The New Year is an energizing time when possibilities seem limitless! January’s air is infused with focused determination as we collectively wipe the proverbial slate clean and list all the ways we intend to transform over the next 12 months. Together we surge toward new goals or the ones that collected dust in 2018. We’re intent on making this year different so we launch into it re-evaluating our purpose, reassessing our priorities, and setting new goals – including fitness goals.
But I gave up on goal-setting years ago. At least in the traditional sense. To me, goals look great on paper but only seem to motivate me through the month of January. But what really inspires me to create new habits and lasting lifestyle changes is determining how I want to feel and what I want to experience. Because, let’s face it, creating new habits is hard. In fact, I read that a 2009 study led by Phillippa Lally at University College London concluded that it takes roughly 66 days to create a new “automatic” behavior. So if that new behavior isn’t attached to a positive feeling or experience (read: instant reward); chances are, my motivation will run dry. This is especially true when it comes to fitness goals, even though I -ahem- teach Pilates for a living.
Setting Achievable Fitness Goals
Physical fitness can neither be acquired by wishful thinking nor by outright purchase. – Joseph Pilates
Joe nailed it! Goals like this are ineffective wishes (for me):
- Lose 10lbs
- Get my dancer’s body back
These kind of goals, while entirely attainable, turn my workouts into pummeling sessions versus working out because it feels good. And while I love a tough workout, when my goals are tied purely to aesthetic results, I’m never satisfied. So I give up. When you feel like something is not working, not working fast enough, or in the way you envisioned, that’s what you do. You quit. But when there’s some type of reward or instant gratification involved, your brain wants to experience that on repeat.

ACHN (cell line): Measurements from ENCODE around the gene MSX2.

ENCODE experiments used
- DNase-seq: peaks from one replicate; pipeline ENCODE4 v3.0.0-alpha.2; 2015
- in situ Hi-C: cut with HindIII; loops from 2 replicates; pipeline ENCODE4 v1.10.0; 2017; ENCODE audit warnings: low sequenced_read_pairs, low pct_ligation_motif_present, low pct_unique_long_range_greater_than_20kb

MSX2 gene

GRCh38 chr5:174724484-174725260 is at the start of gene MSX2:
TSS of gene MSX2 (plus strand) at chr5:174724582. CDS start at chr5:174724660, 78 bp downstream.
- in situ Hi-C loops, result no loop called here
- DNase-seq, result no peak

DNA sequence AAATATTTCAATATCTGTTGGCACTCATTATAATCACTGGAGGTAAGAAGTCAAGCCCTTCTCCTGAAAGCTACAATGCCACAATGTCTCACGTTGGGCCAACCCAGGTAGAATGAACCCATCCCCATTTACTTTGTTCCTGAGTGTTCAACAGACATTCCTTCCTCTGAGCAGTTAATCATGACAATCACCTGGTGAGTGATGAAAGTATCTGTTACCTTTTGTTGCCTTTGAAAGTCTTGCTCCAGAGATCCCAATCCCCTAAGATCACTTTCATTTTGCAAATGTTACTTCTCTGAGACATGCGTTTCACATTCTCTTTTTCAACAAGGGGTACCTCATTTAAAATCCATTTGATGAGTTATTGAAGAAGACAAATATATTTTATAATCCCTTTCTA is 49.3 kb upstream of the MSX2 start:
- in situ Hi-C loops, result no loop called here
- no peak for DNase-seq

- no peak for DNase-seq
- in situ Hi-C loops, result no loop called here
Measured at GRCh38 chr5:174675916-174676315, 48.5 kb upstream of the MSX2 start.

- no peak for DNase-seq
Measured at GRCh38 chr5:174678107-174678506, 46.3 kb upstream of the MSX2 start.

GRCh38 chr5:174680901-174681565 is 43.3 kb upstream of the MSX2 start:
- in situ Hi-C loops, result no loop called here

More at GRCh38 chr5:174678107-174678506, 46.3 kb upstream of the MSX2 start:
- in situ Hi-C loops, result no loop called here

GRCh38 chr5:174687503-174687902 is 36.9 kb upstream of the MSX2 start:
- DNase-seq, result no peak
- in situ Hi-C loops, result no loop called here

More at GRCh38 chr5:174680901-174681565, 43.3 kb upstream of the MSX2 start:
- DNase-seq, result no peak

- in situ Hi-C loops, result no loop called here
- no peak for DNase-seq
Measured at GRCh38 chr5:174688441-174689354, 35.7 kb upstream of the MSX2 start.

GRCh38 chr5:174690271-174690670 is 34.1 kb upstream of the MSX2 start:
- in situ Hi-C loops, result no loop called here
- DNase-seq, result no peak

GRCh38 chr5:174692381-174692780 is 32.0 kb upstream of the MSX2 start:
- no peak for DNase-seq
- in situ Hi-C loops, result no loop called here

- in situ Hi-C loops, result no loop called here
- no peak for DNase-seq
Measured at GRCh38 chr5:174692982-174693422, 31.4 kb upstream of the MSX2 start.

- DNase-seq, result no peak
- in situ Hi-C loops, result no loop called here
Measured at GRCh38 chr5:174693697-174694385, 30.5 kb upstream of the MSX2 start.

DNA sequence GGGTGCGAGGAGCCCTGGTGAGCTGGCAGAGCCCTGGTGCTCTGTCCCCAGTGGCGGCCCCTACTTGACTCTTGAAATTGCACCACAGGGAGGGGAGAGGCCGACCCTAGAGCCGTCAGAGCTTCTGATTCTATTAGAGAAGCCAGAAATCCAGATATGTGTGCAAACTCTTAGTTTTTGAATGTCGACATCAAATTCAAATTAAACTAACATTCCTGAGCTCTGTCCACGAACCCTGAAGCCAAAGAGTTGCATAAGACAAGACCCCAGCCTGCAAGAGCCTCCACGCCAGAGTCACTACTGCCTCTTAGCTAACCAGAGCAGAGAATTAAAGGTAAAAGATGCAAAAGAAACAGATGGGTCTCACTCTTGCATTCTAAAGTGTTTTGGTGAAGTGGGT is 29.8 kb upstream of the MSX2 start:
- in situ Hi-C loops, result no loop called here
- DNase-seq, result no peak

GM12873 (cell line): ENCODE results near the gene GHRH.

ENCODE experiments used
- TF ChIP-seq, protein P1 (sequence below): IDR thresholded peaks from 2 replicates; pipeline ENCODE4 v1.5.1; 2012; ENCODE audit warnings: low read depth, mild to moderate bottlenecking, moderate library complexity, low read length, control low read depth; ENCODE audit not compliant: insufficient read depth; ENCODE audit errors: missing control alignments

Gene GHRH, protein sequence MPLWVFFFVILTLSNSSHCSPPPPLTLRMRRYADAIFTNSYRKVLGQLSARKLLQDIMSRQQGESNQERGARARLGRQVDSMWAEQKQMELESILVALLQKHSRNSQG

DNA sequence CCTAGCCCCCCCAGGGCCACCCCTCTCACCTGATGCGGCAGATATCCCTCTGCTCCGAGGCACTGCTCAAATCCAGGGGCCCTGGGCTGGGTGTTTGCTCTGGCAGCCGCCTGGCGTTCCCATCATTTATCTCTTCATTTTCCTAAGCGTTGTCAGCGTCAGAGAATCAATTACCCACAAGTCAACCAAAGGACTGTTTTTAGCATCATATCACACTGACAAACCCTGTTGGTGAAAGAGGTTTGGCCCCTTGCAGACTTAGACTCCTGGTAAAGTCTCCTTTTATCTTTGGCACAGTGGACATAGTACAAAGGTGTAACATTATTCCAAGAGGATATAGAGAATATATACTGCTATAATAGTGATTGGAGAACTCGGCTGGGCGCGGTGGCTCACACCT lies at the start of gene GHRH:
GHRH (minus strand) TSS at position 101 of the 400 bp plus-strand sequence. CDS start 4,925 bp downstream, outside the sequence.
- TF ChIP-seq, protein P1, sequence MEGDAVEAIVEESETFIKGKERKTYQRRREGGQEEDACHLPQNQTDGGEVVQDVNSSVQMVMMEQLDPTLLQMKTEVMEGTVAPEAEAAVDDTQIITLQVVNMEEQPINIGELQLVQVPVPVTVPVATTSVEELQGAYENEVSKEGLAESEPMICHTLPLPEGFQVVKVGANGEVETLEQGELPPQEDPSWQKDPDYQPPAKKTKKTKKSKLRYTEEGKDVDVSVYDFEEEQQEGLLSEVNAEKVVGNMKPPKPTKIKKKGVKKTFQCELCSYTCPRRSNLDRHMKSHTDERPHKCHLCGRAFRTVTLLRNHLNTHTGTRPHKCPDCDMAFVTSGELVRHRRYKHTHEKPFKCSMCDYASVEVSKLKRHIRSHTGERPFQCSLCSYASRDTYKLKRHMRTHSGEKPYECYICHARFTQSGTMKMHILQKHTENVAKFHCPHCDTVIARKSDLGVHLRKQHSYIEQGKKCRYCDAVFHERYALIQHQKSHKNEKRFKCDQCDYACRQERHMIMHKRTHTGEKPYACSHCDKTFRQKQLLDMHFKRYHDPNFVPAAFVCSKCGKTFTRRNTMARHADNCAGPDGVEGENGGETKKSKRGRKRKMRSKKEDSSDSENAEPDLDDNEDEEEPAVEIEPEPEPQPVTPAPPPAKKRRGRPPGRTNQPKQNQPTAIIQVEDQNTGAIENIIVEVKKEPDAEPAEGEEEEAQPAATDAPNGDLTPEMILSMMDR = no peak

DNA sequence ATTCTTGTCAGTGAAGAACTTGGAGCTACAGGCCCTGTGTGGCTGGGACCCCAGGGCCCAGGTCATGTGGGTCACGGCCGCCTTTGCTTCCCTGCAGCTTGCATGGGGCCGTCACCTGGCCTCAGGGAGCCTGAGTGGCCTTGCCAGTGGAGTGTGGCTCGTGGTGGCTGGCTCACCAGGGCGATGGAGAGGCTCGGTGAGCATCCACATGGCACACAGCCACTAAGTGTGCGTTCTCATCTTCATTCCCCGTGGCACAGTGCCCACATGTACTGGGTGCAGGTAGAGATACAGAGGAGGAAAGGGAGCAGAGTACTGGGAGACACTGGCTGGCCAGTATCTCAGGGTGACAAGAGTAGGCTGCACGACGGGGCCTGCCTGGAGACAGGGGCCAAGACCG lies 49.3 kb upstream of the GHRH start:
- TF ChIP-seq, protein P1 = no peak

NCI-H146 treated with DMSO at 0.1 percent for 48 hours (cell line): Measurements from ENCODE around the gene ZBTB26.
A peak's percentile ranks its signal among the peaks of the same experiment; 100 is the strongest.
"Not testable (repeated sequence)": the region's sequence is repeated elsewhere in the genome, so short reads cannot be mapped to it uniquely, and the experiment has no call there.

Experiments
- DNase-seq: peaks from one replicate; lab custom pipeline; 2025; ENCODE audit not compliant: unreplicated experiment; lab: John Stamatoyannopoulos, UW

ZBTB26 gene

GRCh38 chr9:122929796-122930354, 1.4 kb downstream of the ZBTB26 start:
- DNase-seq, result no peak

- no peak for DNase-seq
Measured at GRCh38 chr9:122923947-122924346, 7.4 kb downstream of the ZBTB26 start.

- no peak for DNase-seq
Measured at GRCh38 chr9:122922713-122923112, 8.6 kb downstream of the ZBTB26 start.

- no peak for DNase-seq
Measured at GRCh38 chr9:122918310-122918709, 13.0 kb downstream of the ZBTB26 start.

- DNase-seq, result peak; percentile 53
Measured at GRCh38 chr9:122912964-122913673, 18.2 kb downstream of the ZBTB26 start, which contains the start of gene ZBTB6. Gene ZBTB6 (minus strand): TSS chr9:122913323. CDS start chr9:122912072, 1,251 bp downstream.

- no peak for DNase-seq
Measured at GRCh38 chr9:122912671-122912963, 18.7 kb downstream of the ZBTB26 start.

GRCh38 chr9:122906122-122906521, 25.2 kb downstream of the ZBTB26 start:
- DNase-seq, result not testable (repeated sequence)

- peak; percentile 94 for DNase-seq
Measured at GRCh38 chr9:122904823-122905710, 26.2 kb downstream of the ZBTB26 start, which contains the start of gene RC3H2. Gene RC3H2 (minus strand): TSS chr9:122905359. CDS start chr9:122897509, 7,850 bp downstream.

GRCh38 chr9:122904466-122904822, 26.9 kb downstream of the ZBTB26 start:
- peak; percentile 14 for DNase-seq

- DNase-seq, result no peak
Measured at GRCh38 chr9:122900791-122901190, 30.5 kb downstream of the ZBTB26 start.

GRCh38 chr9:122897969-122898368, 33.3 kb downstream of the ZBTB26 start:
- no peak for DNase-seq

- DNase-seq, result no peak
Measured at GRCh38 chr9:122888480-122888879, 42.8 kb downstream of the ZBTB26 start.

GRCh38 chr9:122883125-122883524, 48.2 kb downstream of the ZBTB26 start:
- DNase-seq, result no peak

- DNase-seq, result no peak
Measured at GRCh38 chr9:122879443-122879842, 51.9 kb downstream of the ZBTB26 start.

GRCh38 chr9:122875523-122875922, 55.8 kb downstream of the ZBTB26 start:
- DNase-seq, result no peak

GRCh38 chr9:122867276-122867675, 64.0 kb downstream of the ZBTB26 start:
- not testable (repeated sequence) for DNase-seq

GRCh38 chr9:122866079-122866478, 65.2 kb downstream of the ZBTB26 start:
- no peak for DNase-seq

Reading “The Power of Habit: Why We Do What We Do In Life And Business” validated this experience for me. Author Charles Duhigg explains that habits involve a 3-step process called a “habit loop”:
This process within our brains is a three-step loop. First, there is a cue, a trigger that tells your brain to go into automatic mode and which habit to use. Then there is the routine, which can be physical or mental or emotional. Finally, there is a reward, which helps your brain figure out if this particular loop is worth remembering for the future.
Every Workout Deserves A Reward
The habit loop is driven by a neurological craving, like the endorphin high or feeling of accomplishment that comes from working out. It could also be the post-workout smoothie you treat yourself to. Most importantly, it’s the anticipation of that reward which motivates you to put on your Lululemons (cue) and workout for 60min (routine) in order to satisfy that craving (reward). An even greater reward for me is the fact that every single time I practice Pilates I feel physically and mentally recharged, which boosts my confidence and my mood. Plus the ability to track my progress and experience how consistency makes even the most challenging exercises increasingly accessible, is just the kind of “drug” that I crave.
So, the types of goals (cravings) that do work for me are:
- I want to feel energized, fit, and strong
- I want to feel confident in my skin
What cravings will motivate you to practice Pilates 2-4 times/week in 2019?
If you will faithfully perform your Contrology exercises regularly only four times a week for just three months as outlined in RETURN TO LIFE, you will find your body development approaching the ideal, accompanied by renewed mental vigor and spiritual enhancement. – Joseph Pilates